288 Southern Historical Society Papers.
and go down the road at full speed. The battery started as ordered, and as soon as it uncovered, the three Federal batteries opened on it, and at almost every jump of the horses you could feel the wind- age from the shot and shell. We kept on down the road until its declination put us under cover of the elevation on which the house stood. Seeing that the battery would suffer very much if an at- tempt was made to keep on the road directly up to the house, it was deemed best to turn it off to the right to work its way through the valley to the position desired, every piece and caisson turned out of the line of fire except the last caisson, when a shot struck the limber chest and exploded it, burning and wounding several men and horses, setting fire to some shelter tents strapped on the footboard of the caisson, which caused the rear chests to explode for several hours; the exploded limber chest was unlimbered immediately, which removed the men and horses from danger. The wheel-driver, J. C. Coleman, of the exploded caisson, deserves special mention for his coolness in managing his horses, for with fire all around them, their tails burnt, and badly scorched about the body and legs, and with the lead drivers blown off their horses, he still retained his seat and stopped the horses from running. The balance of the battery went into the position they were ordered to take, and held it.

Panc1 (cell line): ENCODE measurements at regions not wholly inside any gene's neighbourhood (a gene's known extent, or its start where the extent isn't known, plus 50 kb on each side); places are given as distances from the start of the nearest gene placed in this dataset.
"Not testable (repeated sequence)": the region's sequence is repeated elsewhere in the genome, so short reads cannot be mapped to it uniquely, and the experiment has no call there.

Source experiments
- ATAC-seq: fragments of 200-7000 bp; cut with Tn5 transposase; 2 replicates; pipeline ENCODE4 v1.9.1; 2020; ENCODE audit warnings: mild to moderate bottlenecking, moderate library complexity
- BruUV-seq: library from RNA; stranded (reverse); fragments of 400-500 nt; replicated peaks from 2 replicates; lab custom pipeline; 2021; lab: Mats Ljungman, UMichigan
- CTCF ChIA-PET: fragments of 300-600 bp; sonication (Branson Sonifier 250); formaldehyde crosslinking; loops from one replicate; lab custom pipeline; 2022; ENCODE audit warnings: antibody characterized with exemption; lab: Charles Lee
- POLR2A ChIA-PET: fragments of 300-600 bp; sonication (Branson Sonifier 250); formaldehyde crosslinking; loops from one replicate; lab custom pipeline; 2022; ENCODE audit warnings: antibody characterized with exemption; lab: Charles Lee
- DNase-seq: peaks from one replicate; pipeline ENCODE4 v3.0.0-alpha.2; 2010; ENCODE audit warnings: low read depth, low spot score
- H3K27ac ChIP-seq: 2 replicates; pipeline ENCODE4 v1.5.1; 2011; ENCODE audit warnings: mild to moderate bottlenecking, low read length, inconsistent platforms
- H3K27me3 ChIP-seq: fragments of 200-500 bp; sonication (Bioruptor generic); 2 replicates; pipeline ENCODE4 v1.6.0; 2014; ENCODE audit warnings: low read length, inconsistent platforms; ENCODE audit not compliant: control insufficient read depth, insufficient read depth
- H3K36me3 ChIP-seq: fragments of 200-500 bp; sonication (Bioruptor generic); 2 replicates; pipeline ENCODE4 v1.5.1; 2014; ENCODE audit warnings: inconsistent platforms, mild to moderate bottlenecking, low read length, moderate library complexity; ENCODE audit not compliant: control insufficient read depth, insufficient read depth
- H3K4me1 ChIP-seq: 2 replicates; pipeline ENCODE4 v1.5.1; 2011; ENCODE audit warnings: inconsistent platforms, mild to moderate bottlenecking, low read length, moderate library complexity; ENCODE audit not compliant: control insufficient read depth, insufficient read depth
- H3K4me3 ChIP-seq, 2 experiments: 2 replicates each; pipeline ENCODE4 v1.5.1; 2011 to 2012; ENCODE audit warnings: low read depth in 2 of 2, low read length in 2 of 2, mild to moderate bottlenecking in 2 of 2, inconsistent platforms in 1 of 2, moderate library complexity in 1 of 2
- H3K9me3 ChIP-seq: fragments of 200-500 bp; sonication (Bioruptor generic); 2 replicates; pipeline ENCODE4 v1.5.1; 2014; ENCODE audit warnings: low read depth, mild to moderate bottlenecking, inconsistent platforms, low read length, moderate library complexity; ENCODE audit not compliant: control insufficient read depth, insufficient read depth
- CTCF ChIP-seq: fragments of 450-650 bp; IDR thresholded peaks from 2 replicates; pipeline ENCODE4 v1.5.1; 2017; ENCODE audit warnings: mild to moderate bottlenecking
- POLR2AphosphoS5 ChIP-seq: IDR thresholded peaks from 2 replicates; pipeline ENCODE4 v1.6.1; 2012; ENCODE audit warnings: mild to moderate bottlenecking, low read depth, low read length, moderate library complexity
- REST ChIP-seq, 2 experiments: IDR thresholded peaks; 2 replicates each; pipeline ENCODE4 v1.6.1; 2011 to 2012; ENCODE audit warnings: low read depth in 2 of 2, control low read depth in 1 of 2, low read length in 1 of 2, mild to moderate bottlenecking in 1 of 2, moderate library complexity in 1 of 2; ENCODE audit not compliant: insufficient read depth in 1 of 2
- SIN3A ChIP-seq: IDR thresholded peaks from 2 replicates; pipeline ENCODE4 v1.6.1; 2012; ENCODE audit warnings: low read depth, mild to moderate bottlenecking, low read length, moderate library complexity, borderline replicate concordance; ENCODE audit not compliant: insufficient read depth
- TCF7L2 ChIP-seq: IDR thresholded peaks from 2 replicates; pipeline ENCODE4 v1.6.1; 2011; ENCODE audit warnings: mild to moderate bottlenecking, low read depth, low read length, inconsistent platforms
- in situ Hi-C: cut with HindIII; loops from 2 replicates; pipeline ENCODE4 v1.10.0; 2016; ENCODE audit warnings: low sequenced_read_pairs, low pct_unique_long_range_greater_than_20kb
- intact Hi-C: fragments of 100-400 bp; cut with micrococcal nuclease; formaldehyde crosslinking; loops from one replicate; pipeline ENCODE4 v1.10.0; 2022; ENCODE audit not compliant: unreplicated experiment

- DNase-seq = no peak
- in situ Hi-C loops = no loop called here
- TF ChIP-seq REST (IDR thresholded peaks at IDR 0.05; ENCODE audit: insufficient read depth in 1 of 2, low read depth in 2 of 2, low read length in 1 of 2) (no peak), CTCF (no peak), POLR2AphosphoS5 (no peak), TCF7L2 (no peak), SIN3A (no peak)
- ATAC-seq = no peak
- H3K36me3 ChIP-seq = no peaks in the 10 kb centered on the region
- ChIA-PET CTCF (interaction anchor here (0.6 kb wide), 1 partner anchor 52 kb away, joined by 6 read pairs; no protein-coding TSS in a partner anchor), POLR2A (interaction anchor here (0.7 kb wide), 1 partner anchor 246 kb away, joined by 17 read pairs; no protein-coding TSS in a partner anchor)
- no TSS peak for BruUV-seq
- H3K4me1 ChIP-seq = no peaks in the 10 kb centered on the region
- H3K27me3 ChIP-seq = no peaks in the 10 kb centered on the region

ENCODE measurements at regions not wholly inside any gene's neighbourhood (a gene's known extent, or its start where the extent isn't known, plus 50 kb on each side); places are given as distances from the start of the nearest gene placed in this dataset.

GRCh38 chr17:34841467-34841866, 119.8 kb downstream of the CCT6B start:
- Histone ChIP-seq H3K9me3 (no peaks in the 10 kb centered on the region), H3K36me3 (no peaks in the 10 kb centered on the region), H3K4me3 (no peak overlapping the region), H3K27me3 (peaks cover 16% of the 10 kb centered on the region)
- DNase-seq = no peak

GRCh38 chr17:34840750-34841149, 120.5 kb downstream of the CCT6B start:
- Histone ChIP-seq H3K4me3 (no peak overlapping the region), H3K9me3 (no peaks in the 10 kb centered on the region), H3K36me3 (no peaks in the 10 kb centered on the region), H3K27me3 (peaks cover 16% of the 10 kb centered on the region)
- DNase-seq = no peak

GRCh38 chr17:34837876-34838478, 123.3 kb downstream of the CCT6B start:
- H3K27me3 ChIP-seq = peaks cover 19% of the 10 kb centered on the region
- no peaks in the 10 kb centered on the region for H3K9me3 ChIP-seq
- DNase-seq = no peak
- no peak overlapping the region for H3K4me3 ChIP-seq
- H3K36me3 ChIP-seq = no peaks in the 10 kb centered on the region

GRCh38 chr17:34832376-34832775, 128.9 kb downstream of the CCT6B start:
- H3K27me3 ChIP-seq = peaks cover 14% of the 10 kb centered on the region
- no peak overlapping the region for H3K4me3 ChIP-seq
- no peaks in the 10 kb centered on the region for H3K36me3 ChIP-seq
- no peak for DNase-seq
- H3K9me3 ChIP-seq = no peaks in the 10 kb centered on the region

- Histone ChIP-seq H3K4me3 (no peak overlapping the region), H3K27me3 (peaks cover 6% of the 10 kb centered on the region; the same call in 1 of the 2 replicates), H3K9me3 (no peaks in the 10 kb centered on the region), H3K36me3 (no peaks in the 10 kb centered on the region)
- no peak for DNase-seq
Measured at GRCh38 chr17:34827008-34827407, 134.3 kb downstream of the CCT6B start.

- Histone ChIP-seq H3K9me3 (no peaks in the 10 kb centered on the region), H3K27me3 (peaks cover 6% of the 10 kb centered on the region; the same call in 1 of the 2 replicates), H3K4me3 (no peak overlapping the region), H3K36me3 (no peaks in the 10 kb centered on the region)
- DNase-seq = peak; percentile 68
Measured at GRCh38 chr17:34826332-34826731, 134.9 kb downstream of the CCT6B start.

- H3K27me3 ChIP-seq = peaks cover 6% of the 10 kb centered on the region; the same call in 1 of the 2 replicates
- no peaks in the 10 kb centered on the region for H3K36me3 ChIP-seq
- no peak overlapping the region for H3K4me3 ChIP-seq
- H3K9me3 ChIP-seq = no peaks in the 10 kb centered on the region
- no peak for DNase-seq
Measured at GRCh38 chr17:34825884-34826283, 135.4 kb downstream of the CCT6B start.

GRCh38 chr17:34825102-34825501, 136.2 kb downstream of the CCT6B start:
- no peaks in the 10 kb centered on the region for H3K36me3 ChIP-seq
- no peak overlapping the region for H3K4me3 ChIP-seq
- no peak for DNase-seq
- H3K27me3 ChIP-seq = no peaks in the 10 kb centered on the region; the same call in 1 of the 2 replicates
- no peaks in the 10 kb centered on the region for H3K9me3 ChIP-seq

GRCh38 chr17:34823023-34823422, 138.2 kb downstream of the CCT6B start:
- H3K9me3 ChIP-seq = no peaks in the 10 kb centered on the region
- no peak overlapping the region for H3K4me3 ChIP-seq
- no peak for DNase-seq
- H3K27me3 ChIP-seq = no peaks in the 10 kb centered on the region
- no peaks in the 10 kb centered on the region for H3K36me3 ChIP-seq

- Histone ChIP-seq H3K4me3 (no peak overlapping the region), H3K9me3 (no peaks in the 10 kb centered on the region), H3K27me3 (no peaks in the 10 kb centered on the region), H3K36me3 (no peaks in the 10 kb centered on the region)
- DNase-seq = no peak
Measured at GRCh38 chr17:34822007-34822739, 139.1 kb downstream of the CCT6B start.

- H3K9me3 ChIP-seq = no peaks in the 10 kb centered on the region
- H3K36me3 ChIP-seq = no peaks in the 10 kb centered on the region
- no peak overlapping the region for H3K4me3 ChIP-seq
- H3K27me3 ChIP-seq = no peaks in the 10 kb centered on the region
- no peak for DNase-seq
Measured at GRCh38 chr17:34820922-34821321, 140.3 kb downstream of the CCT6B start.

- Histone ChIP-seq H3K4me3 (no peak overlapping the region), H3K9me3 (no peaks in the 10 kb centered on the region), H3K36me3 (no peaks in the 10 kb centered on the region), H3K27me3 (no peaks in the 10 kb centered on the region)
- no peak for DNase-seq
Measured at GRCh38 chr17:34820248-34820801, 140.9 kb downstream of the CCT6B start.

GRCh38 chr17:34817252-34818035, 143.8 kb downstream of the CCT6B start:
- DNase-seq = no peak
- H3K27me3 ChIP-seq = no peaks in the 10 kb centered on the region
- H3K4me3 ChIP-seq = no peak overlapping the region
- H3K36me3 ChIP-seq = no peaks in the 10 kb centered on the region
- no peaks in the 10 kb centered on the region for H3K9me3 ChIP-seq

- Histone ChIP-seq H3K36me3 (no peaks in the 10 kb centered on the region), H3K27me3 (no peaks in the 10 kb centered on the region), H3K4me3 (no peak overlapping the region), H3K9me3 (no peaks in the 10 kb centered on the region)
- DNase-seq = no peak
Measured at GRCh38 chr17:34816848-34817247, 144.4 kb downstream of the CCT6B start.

As an instance of humor under disadvantageous circumstances, this is too good to be lost. It occurred at Spotsylvania when the battery was under a hot fire waiting orders. The men were lying around the guns in groups of three and four, and somebody was being wounded every few minutes. One of the groups hap- pened to be near half a box of crackers that had been left by the enemy, and the party soon began munching them, when one of the men not far off cried, " Pitch me a cracker." At this moment a shell from the enemy's guns fell on the ground between the parties and exploded with a tremendous report, when the party addressed replied, " There's a 'cracker.' Catch that." It is needless to say a smile illumined the countenances of all who heard the request and response.
The following roster gives the names, ranks, dates of enlistment, and remarks concerning the men who composed the battery. In some instances where no remarks occur, the men "served until sur- render," but in many they were detailed for various reasons before the company left the city, and saw no service in the field, while a